Just like people fear shark attacks when more people die driving to the beach than from sharks in the US. Public perception though is driving is safe and beaches are dangerous. But nobody talks about the risks of driving to the beach. Shore points have tons of alcohol related crashes (Jersey Shore!)

    But there are books written on paranoia, media hyped risk, and statistics like that. For this respect, I feel bad for Facebook. They get hyped as much more of a *danger* than they really are.

  4. esd714 Says:

    You make a very fair point on email, however as someone who also manages an email a minute – its not an effective means of communication and certainly fails as collaboration. Email to me has become the modern day equivalent of a paper trail for CYA. In rare cases is it even a business tool.

    SMS is probably not the answer-frankly I get too many text messages too. There has to be a middle solution, that actually works and is effective.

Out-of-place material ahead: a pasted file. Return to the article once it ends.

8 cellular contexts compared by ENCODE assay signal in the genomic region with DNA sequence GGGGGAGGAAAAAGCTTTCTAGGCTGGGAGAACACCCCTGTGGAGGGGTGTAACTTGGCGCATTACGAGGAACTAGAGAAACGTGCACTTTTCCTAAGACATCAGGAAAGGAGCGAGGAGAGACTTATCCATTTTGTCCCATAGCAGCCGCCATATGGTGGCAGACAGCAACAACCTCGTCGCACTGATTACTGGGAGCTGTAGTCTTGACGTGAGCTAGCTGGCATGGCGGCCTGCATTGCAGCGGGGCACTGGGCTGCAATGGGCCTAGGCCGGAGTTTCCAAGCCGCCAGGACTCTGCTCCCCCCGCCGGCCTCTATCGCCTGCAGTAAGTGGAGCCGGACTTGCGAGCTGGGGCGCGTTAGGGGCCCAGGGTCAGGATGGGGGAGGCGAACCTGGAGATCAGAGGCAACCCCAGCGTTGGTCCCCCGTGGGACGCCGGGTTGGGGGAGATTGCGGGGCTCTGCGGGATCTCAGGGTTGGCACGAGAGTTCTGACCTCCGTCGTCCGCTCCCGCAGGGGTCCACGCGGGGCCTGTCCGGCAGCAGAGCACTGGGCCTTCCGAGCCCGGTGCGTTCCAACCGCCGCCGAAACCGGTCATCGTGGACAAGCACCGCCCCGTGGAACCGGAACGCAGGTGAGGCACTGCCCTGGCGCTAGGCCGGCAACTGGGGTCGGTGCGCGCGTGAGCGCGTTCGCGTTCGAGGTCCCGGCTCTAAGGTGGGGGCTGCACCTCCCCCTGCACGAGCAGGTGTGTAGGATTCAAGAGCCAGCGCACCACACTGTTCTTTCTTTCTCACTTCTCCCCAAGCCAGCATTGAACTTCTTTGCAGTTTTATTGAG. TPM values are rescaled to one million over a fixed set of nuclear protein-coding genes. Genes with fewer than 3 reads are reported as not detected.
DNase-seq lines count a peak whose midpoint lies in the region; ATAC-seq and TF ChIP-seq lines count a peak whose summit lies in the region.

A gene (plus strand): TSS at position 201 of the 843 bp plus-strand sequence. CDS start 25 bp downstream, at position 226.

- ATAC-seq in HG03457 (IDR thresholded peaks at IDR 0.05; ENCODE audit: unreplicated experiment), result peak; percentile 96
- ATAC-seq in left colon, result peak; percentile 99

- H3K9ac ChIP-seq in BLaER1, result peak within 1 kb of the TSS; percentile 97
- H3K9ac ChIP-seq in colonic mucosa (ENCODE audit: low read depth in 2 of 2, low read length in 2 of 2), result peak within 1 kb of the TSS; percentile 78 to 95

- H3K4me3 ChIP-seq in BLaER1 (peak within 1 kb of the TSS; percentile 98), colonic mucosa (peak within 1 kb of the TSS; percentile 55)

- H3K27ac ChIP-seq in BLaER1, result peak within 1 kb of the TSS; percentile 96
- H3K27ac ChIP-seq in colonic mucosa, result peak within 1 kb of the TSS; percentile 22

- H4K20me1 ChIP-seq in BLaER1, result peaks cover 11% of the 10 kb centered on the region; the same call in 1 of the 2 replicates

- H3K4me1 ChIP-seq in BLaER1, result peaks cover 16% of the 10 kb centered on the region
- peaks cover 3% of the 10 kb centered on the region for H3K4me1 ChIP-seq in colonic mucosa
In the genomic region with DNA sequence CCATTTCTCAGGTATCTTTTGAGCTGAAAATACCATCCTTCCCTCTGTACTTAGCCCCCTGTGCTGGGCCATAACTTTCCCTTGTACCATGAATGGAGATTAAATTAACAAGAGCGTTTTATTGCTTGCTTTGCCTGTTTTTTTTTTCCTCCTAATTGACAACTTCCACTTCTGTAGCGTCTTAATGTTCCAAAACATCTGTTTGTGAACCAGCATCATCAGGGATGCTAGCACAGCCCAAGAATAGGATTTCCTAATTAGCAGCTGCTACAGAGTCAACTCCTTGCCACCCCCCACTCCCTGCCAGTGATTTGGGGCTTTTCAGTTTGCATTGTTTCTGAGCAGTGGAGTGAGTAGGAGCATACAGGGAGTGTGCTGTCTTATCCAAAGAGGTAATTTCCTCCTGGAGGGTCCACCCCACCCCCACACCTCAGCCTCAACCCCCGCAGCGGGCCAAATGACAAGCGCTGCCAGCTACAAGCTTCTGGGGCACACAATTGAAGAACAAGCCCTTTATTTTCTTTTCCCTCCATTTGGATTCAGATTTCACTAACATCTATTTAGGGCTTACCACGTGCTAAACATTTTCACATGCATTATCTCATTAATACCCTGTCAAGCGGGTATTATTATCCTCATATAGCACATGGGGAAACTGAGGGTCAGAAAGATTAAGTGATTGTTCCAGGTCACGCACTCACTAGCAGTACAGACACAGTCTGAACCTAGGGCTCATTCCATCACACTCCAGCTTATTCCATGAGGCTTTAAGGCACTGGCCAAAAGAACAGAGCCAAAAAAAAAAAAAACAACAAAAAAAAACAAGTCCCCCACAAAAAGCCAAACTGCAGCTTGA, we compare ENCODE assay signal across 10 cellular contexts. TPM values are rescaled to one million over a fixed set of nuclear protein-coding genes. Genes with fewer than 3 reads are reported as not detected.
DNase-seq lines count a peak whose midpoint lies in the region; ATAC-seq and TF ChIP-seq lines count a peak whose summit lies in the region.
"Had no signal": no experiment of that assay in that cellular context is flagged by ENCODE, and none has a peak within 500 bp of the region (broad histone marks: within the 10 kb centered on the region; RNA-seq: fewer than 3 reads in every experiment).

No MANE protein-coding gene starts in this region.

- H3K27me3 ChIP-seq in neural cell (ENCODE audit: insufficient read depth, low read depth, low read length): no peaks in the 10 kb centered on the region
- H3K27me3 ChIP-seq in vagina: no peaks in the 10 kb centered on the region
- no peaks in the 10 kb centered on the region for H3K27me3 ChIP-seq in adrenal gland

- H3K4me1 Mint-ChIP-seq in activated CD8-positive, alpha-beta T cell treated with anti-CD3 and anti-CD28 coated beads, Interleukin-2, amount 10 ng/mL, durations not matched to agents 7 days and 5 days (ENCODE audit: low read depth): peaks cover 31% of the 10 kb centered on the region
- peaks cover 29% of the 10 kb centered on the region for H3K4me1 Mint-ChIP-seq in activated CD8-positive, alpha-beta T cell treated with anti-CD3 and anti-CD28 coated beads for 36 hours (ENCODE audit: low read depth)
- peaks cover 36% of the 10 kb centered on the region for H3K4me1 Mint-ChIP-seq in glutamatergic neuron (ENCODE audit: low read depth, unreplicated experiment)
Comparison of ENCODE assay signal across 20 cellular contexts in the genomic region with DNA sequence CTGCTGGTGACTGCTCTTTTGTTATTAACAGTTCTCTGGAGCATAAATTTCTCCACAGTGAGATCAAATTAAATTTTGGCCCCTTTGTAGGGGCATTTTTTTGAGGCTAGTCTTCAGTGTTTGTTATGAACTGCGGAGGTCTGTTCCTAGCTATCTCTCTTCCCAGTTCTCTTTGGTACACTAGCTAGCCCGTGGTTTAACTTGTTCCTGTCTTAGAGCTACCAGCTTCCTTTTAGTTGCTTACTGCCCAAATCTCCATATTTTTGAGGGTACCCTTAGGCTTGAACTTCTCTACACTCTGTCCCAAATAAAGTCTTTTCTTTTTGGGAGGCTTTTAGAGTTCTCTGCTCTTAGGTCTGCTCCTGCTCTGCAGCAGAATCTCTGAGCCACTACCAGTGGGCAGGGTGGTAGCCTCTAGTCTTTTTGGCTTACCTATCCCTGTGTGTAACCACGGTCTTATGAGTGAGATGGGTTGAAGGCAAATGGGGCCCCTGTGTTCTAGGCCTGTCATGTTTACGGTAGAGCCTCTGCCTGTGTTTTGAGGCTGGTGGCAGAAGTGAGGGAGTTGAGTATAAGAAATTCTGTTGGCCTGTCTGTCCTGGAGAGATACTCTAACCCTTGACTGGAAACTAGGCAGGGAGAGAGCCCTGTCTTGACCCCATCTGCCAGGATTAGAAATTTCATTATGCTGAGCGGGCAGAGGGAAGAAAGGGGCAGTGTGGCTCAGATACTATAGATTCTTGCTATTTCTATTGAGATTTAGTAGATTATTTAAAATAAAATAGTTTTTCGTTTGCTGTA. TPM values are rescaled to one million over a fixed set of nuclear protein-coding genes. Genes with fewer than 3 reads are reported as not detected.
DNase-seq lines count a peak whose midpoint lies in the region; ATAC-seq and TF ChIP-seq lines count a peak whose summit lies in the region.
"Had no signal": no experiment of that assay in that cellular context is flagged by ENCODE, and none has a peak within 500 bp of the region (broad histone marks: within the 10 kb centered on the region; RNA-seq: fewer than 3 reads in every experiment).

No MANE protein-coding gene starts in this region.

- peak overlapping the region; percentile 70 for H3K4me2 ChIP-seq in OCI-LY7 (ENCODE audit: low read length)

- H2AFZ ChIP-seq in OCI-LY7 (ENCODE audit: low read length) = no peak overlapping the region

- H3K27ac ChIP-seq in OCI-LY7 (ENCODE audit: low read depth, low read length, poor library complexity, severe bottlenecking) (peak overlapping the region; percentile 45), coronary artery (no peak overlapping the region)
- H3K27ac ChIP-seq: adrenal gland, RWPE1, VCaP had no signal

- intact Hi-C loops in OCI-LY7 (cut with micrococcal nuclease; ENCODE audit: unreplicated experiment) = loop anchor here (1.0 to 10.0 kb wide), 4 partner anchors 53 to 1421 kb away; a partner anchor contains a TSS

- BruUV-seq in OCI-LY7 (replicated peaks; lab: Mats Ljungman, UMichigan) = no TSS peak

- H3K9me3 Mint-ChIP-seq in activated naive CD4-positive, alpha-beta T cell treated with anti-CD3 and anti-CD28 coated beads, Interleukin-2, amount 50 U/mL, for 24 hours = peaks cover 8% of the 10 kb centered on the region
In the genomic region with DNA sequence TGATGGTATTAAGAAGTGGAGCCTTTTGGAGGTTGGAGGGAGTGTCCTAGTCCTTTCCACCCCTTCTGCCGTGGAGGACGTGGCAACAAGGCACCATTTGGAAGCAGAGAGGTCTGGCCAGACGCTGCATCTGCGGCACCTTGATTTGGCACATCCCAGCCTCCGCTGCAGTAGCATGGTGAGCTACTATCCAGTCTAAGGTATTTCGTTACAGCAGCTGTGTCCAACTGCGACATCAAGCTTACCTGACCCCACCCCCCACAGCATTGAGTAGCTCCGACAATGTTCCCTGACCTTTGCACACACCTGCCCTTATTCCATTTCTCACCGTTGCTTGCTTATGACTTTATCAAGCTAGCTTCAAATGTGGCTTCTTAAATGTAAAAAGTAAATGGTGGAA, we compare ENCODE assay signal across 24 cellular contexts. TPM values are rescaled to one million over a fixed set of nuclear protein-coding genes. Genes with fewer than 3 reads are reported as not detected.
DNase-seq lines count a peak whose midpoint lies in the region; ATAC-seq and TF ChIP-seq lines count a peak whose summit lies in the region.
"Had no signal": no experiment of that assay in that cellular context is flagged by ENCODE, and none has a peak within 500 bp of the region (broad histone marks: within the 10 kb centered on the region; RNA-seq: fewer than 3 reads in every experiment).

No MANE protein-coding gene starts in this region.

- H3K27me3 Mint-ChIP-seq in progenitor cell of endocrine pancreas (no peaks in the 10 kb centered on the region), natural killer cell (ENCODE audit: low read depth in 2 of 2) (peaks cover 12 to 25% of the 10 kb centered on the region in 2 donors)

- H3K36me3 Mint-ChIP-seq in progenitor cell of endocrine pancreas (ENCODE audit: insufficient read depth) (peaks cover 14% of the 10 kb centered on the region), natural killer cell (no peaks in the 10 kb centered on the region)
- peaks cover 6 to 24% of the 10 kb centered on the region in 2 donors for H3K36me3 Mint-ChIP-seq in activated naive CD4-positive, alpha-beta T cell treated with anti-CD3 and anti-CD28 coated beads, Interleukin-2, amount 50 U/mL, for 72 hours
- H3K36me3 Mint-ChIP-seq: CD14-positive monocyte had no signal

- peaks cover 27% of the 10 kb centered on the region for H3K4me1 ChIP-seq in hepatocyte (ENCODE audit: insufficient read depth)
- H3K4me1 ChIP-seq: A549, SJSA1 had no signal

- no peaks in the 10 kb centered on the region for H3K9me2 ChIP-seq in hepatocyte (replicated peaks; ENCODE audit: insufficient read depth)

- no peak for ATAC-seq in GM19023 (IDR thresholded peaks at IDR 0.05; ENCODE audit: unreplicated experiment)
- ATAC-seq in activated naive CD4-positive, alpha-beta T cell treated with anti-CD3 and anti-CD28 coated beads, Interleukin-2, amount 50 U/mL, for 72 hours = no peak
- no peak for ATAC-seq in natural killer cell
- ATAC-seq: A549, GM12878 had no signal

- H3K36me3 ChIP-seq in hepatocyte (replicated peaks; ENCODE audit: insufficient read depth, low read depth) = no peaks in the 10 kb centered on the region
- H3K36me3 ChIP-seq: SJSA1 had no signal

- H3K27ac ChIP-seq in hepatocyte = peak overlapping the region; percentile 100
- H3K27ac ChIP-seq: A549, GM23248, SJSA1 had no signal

If we were talking about my oder daughter (5th grade) I would buy into the 50% number on FB. But third grade, you may be over-estimating the audience. What would be interesting, and unfortunately the school year is too close to over would be to go into the 5th grade class and do a similar exercise. I wonder where Facebook and Twitter would end up on the list.

    As a parent, I teach my kids responsibility on all of the sites they go to (although to date I still have not caved on Facebook).

  5. Robert Says: